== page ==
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Spy Equipment And Farming

Spy equipment is now being used to monitor farmers in the EU to ensure that any of them who claim more EU subsidies than they should, or who break Common Agricultural Policy rules, will be caught out.  Spy equipment is coming, in the form of sky spy cameras installed within drones which will fly over farmland to find out what’s really going on in farmer’s fields.

Why bother you may well ask?  Well, Europe’s farms actually cost taxpayers billions of euros in subsidies each year, and EU agricultural inspectors are turning to technology to improve their patchy record on preventing fraud and waste.  Satellites have already been in use for several years, but these new drones would be a huge leap forward, and they are currently undergoing trials.

To scan a farm with a satellite costs about £115 per scan.  Sending an inspector out on a field visit costs £310.  The satellites are able to rapidly cover a huge area in detail and quickly return to photograph it again if necessary.  Although the satellites work out far cheaper, mistakes can be made (such as a large haystack resembling an illegal outbuilding for instance) so a visit in person, although more expensive, may be needed.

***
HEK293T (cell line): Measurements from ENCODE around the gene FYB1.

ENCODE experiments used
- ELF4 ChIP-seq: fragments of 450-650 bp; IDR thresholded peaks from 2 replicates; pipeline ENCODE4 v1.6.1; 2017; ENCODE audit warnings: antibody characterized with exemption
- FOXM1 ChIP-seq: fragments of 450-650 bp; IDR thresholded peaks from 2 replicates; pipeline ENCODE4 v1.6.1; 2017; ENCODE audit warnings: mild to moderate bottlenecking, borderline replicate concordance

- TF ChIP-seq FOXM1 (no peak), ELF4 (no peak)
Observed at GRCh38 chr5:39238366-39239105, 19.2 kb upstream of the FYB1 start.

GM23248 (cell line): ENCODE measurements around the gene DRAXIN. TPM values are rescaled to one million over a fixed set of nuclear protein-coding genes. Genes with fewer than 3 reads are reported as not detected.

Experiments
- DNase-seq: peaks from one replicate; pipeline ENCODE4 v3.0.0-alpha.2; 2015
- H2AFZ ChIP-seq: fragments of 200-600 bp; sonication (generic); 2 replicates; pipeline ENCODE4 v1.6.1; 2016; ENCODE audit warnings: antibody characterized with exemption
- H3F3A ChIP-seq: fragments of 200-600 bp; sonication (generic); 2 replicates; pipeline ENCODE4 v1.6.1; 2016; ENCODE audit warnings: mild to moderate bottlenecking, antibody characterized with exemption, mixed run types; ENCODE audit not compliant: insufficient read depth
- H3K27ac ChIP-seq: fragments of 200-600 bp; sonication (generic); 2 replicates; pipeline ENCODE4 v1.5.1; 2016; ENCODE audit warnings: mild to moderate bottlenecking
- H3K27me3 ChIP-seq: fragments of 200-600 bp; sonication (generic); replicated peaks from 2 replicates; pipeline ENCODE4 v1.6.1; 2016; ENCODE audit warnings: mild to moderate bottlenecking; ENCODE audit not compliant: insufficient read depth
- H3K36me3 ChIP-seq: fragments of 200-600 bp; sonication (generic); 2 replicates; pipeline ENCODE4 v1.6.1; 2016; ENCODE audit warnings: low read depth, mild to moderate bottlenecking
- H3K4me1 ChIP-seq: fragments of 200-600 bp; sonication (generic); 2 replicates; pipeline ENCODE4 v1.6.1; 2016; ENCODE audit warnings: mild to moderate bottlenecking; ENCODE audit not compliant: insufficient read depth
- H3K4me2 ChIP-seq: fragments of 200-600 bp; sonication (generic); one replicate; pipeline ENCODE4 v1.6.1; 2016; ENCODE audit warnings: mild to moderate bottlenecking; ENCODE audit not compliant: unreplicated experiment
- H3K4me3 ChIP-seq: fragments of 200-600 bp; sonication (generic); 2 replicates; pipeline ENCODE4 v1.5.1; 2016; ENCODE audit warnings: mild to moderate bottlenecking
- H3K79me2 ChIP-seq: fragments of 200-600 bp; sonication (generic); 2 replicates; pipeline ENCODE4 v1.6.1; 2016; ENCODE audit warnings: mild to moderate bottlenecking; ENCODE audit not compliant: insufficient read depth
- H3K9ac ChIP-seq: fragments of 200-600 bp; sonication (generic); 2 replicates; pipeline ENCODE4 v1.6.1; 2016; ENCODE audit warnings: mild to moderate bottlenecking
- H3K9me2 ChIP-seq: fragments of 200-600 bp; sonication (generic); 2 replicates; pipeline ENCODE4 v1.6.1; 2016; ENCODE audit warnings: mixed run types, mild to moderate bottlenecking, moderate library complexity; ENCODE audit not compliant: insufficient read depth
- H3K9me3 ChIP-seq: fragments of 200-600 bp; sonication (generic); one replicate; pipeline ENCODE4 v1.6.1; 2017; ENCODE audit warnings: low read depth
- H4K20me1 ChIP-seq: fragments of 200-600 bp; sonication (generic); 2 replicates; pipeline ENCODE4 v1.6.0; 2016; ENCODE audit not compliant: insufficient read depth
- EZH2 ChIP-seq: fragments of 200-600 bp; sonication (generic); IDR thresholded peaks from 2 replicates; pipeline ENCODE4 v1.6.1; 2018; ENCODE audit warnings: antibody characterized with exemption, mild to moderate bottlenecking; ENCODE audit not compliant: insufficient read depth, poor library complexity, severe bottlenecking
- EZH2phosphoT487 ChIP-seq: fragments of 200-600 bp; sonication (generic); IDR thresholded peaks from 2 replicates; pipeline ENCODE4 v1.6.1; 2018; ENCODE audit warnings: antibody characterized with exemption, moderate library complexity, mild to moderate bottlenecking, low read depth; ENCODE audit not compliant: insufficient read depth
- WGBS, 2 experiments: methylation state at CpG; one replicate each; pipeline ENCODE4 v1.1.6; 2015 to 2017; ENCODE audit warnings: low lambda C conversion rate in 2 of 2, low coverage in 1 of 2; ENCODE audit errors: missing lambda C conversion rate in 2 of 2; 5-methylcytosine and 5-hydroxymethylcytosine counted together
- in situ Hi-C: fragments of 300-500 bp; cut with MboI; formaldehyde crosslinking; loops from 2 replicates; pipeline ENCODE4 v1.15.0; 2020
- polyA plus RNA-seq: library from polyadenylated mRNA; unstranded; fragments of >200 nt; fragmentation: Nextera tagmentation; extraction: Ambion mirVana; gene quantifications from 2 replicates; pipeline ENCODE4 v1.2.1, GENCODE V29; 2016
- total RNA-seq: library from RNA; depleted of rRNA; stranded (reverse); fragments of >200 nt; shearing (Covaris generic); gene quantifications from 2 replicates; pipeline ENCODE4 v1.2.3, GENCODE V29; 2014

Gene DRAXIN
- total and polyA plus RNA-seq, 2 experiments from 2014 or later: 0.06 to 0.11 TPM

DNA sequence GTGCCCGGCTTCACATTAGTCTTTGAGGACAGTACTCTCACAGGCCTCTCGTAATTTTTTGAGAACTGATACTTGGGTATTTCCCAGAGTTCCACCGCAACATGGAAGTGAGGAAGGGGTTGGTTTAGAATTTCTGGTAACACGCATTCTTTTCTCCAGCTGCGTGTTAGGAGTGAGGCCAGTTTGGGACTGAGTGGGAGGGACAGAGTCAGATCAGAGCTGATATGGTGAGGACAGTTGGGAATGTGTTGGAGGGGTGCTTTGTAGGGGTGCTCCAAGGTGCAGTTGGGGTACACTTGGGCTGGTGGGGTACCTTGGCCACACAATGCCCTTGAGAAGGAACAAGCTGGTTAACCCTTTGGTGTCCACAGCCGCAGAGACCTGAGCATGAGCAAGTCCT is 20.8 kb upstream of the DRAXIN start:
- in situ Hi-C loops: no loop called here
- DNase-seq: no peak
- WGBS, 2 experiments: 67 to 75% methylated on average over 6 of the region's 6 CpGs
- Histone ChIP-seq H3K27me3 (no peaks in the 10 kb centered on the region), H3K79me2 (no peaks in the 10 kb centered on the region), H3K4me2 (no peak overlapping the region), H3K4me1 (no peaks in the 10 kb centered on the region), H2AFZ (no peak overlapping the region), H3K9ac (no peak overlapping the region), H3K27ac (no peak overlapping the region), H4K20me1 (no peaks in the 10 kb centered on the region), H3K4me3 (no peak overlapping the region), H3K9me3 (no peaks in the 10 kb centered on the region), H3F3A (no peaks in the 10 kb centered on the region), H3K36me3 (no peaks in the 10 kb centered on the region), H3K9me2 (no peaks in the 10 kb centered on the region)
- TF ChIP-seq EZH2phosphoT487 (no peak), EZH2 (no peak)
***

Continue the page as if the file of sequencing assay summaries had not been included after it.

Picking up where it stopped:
Also, there are some circumstances where satellites are not practical.  Austria refuse to use them, as the shadows which are cast by mountainous terrain can sometimes make satellite images inaccurate.  Scotland also decided against using the satellites sue to difficulty in getting enough clear weather for flyovers

Farmers are required by law to keep their land in “good agricultural and environmental condition” in order to qualify for subsidies, so images can also reveal whether farmers are complying with rules on things such as hedges and ponds.  A farmer who breaks the rules risks losing 3% of his or her direct payment – and more if it is a repeat offence.

Spy equipment in the form of drones would be more useful that satellites as they are able to pick up finer details.  They can get up close and take sharp photographs – and unlike satellites, which always look directly down, drones can get an angled view of their subject.

The drones are currently being trialled across Europe.

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